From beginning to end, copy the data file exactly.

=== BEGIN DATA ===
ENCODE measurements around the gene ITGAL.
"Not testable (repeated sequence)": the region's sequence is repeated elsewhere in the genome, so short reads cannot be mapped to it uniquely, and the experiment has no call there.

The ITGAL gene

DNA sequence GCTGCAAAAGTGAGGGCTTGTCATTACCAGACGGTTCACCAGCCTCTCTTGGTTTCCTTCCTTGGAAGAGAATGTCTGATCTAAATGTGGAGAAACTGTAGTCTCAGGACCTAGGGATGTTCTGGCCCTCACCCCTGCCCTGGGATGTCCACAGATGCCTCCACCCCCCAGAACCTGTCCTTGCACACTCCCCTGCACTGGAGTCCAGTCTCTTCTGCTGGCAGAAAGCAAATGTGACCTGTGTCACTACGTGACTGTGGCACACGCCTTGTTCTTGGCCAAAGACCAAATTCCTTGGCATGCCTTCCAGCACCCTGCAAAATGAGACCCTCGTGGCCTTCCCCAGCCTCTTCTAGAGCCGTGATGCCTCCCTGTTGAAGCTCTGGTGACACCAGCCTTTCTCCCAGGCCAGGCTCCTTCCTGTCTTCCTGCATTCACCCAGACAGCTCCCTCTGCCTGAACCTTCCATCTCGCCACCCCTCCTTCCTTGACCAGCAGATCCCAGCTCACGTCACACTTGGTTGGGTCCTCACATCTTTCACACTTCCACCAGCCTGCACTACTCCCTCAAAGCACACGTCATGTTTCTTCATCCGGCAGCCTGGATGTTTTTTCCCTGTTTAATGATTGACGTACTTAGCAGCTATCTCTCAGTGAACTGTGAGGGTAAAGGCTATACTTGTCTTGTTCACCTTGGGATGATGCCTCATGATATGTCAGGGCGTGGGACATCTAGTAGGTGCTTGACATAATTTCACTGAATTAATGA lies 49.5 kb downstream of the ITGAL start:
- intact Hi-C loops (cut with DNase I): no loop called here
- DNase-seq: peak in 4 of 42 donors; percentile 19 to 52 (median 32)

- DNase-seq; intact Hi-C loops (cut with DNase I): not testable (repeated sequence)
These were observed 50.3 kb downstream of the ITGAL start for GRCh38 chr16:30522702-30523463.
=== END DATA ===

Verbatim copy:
ENCODE measurements around the gene ITGAL.
"Not testable (repeated sequence)": the region's sequence is repeated elsewhere in the genome, so short reads cannot be mapped to it uniquely, and the experiment has no call there.

The ITGAL gene

DNA sequence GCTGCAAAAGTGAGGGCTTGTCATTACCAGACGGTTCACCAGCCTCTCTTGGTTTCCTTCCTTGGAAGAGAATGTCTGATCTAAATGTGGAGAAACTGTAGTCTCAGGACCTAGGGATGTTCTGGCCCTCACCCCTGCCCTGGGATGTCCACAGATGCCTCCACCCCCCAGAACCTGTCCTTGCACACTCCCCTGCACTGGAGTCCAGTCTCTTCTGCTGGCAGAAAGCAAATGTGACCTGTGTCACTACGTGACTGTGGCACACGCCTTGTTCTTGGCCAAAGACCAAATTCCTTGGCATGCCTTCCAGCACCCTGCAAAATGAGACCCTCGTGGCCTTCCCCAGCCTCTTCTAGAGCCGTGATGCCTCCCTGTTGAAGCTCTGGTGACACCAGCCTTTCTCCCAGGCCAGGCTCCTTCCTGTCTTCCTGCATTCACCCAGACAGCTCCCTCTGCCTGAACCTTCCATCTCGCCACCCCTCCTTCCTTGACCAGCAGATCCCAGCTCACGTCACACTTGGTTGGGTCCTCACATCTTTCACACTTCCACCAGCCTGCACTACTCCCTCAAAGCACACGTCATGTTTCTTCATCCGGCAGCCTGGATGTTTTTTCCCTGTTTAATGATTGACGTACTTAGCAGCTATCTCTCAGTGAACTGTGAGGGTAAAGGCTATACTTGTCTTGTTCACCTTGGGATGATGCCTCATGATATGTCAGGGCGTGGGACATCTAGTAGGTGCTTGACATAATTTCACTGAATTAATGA lies 49.5 kb downstream of the ITGAL start:
- intact Hi-C loops (cut with DNase I): no loop called here
- DNase-seq: peak in 4 of 42 donors; percentile 19 to 52 (median 32)

- DNase-seq; intact Hi-C loops (cut with DNase I): not testable (repeated sequence)
These were observed 50.3 kb downstream of the ITGAL start for GRCh38 chr16:30522702-30523463.